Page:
Abstract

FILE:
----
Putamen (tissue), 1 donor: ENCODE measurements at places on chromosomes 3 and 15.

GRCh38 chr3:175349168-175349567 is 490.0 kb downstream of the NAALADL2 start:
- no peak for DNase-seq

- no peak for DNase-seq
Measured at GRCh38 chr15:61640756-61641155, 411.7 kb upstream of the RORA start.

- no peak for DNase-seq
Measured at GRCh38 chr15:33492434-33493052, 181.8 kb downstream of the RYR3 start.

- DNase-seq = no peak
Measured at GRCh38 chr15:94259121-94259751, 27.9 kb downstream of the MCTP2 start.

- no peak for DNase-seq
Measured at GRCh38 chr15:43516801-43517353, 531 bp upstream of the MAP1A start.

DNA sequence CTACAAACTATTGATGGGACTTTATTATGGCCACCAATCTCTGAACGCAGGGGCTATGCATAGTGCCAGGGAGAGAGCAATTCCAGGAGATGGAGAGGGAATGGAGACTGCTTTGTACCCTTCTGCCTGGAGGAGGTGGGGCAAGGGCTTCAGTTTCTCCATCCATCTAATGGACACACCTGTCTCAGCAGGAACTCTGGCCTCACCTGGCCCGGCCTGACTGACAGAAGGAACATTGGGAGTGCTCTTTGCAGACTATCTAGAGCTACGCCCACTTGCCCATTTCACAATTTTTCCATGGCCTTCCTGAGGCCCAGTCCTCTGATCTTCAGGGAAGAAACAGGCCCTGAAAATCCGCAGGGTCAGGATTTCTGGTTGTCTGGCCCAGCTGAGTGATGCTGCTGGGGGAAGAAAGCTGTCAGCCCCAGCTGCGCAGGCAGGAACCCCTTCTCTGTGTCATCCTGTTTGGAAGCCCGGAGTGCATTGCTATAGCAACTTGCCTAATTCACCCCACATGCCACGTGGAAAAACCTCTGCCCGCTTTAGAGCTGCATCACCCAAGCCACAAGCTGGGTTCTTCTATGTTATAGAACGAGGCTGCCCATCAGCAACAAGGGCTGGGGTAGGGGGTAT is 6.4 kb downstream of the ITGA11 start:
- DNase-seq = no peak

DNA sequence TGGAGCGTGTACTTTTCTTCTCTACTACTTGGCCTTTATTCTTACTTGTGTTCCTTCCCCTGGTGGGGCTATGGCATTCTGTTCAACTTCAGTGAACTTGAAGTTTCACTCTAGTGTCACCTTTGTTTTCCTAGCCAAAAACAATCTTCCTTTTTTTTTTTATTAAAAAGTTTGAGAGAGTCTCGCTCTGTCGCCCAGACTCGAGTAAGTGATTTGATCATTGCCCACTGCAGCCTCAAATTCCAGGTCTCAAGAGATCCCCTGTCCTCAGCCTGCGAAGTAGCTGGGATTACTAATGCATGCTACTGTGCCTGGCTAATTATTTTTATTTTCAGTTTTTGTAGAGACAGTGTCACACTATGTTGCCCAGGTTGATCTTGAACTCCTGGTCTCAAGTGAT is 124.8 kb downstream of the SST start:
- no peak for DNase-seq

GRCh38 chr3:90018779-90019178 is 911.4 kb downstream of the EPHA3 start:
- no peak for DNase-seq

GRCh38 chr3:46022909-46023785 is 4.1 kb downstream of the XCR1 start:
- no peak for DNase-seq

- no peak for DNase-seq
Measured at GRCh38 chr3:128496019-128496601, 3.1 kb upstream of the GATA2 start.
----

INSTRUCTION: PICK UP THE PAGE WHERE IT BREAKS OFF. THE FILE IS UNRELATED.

Cognitive ability of minor depressed patients (N=28), major depressed patients (N=26) and healthy elderly (N=38) was examined cross-sectionally to determine if cognitive abilities of patients with late-onset depression decrease with increasing severity of disease and if cognitive scores for minor depressed patients fall between those of healthy elderly and major depressed patients. A pooled within-group principal component analysis of cognitive test scores identified five components, three of which showed significant group differences. Verbal Recall and Maintenance of Set separated controls from major depressed patients and minor from major depressed patients. Executive Functioning separated controls from minor depressed patients, and Working Memory was borderline for separating controls from major depressed patients. The component representing Nonverbal Recognition was not statistically significant. Partial correlations controlling for age and education indicate that cognitive performance does decrease as severity of depression increases, and the magnitude of the change varies from a trend to a significant deficit depending on the cognitive domain. This decline in cognitive performance parallels a similar trend observed in neuroanatomical studies in which the volume of the frontal and temporal lobes decrease with increasing severity of depression.